Analysis Of The Legalization Of Euthanasia

980 Words 4 Pages
Euthanasia is one of the biggest and endless controversies of legal ethics, health care and religion of this decade, since the society is still intolerant about these issues regardless of the advantages that this act may bring. Yet, according to Lewis and Black (2013), “[c]ountries like Netherland, Belgium and Switzerland practice euthanasia but strictly follows a criterion that applies to an individual’s request for assisted dying” (p. 865). Legalization of euthanasia does not mean that it applies to everybody that wishes to undergo this procedure. It becomes a last option of people that are terminally ill. Euthanasia should be legalized because it gives dignity to the dying person, ends the physical, and emotional suffering of the family …show more content…
Hendry et al (2013) pointed “Loss of dignity, dependency on other people, loneliness and feeling oneself to be a burden were intolerable and were important reasons for considering assisted dying” (p.19). When a patient is terminally ill, their dignity is being degraded because of the loss of mobility and capability. Included in dignity is autonomy or making decision on oneself and preserving the body’s integrity. Giving autonomy to a dying person by making him or her choose for assisted suicide can improve the ill person’s dignity, this right makes the person decide for himself or herself even for the last time before the end of their life. In addition, preserving a body’s integrity leaves a dignified memory of the dying individual. Based on article of Egan et al. (2014), discussed the reason why, Brittany Millard, a patient, chooses to end her life in her way to preserve her dignity. Brittany was a terminal cancer patient who moved to Oregon where euthanasia is legal to undergo an assisted suicide. During the interview, Brittany quoted, “My cancer is going to kill me, to have control of my own mind, which I would stand to lose - to go with dignity is less terrifying. When I look into both options I have to die, I feel this is far more humane”(pp. 64- 69). Thus, Euthanasia can be a dying person’s option to maintain himself or herself …show more content…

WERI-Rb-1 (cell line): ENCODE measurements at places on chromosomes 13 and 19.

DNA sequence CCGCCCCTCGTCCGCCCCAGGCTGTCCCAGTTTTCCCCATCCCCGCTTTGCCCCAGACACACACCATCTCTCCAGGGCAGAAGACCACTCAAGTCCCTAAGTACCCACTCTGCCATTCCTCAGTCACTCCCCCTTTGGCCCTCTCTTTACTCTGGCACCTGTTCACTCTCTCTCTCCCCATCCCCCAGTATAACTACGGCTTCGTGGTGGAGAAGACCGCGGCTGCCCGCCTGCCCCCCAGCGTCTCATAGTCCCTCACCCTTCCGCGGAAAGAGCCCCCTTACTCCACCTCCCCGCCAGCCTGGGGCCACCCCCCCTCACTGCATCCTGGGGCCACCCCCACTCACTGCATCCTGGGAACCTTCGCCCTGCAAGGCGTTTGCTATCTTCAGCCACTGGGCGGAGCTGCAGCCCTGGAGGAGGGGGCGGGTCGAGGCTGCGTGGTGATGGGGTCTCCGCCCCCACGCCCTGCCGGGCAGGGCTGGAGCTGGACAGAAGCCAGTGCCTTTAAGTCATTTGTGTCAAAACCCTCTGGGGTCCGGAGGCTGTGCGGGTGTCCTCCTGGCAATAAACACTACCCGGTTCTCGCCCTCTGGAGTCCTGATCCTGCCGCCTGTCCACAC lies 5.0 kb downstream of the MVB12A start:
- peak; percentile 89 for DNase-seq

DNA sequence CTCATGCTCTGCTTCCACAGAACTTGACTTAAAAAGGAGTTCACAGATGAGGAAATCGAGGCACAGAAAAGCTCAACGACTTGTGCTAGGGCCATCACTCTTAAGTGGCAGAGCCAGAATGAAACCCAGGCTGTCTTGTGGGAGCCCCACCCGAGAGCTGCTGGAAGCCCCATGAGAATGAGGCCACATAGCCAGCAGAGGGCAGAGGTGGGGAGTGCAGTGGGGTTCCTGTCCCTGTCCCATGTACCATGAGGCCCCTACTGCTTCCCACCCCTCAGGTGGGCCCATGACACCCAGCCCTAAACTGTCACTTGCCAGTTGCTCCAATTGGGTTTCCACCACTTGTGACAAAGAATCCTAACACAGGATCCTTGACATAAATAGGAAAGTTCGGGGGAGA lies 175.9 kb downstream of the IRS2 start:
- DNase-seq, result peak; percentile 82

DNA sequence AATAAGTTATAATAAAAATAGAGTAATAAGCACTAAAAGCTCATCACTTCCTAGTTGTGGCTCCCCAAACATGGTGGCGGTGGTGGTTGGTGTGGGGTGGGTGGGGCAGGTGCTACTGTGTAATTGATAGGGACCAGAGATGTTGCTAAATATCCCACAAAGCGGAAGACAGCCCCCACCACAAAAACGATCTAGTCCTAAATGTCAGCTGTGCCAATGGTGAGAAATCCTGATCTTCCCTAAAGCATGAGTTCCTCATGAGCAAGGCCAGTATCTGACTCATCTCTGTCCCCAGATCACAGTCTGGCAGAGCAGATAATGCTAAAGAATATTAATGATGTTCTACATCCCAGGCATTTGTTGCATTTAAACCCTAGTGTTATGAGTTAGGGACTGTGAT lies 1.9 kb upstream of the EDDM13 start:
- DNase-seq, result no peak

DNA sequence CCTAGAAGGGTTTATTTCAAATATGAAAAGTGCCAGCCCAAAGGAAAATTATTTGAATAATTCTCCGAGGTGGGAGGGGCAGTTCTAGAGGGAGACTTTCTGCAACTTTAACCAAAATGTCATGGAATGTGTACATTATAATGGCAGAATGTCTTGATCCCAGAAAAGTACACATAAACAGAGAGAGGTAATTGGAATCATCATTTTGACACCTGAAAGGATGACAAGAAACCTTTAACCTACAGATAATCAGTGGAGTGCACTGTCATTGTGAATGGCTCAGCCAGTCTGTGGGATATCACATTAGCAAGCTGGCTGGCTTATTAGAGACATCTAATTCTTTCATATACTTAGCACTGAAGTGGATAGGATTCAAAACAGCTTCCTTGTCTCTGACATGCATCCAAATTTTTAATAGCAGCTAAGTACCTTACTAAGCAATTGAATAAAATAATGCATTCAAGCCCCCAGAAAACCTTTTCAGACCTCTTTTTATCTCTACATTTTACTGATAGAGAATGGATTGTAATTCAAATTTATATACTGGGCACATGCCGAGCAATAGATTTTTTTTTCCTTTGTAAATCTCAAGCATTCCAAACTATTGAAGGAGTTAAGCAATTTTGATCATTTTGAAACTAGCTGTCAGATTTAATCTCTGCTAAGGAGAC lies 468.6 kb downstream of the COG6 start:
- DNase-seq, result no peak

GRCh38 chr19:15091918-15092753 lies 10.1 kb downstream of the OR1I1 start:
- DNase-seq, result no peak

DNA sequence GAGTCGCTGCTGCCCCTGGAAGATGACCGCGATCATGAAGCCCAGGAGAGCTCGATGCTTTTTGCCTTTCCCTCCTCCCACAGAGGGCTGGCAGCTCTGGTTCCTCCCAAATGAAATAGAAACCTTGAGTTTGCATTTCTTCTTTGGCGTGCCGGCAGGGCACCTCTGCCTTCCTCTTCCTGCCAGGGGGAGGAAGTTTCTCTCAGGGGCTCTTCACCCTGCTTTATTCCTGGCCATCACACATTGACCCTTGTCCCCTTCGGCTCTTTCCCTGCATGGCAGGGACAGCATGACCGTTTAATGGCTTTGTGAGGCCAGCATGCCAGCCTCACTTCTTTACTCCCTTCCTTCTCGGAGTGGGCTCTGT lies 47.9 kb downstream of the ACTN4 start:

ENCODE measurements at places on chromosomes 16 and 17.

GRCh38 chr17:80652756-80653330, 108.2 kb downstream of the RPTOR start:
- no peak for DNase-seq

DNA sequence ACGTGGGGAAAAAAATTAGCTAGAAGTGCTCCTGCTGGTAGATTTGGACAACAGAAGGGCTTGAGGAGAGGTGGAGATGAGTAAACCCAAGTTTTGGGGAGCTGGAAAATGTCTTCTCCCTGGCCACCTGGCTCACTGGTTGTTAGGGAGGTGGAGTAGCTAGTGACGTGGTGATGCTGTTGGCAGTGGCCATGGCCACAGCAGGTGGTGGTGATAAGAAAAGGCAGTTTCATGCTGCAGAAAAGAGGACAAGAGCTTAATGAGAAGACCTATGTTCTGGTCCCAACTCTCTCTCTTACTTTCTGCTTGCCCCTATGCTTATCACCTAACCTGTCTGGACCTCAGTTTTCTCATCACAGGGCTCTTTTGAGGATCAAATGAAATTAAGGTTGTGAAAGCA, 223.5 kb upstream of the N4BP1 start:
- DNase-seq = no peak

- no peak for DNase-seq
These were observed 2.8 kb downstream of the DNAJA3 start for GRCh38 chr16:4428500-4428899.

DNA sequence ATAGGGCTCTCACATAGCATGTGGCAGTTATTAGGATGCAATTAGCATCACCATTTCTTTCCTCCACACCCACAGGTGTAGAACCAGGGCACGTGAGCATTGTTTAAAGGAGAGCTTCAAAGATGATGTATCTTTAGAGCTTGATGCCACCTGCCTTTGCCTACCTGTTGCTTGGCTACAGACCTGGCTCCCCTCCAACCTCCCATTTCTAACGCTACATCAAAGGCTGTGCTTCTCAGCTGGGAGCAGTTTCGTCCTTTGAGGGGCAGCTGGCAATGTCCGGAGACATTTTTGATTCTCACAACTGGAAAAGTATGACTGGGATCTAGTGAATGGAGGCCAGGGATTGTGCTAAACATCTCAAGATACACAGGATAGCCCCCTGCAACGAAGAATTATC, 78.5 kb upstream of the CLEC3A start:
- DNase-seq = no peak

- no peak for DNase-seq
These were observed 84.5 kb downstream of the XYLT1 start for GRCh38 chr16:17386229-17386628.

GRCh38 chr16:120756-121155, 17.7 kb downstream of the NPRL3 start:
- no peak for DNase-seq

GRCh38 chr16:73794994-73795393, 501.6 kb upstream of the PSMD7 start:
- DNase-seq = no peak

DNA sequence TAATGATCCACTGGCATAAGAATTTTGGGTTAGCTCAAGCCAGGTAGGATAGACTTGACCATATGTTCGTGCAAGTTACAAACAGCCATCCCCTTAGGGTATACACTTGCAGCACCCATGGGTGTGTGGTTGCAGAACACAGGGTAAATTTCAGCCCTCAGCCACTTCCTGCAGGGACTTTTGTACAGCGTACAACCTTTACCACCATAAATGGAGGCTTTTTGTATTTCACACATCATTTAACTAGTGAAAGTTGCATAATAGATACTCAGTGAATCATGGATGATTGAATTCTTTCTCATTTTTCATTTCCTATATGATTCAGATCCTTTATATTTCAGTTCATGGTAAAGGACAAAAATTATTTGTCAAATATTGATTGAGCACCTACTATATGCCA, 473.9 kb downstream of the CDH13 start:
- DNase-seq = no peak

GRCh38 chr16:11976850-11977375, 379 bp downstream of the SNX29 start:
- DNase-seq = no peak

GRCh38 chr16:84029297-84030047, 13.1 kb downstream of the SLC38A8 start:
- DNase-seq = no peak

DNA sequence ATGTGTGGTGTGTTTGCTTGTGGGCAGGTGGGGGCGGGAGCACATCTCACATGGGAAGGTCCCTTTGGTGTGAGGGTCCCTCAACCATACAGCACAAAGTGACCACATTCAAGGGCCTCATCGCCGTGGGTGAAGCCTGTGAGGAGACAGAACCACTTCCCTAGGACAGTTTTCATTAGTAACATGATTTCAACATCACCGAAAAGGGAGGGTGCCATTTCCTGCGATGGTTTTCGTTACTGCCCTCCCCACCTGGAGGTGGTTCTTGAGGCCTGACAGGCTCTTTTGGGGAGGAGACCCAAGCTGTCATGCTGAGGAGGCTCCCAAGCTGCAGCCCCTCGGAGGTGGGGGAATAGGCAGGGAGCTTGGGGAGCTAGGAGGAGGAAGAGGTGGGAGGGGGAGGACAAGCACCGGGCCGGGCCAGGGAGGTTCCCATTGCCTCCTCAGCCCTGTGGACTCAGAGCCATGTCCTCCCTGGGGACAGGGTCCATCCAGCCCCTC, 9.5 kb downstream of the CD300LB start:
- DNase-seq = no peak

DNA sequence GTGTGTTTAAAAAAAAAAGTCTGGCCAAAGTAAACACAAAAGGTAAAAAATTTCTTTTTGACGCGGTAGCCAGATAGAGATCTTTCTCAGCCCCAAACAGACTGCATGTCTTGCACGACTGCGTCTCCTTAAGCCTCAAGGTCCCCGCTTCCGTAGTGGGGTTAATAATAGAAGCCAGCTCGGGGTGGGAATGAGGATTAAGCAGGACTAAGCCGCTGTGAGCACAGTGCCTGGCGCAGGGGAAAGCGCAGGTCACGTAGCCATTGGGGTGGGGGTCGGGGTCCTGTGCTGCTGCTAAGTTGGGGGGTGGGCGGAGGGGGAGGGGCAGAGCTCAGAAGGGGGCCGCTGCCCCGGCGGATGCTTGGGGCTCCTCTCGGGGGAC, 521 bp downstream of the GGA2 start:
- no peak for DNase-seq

Suffering has many forms but the physical agony of the patient and emotional ordeals of the family are the biggest setbacks of the situation. Conforming to the article written by Butler et al. (1996), physical suffering of the patient can be dealt with analgesics or sometimes they are being sedated just to relieve their pain. When a person is in a terminal stage of the disease, where pain is an inevitable suffering, the only thing that a patient thinks is to end the misery (para. # 1-4). With the said medications, the patient is expectedly to become lethargic, and the time left for this patient to be with his or her family is being wasted. The physical pain of the patient can give the family emotional suffering. A patient seeing their family suffering emotionally will make him feel guilty and hopeless. According to the research of Hendry et al. (2013), “Participants who were terminally ill or relatives of people who had been helped to die acknowledged that the desire to end life could be a response to extreme, poorly controlled or intractable pain or, more often, the fear of it, and this influenced some participants to be in favor of assisted dying”(p. 19). Everybody wants to die in a peaceful manner and dying with pain is considered a worst

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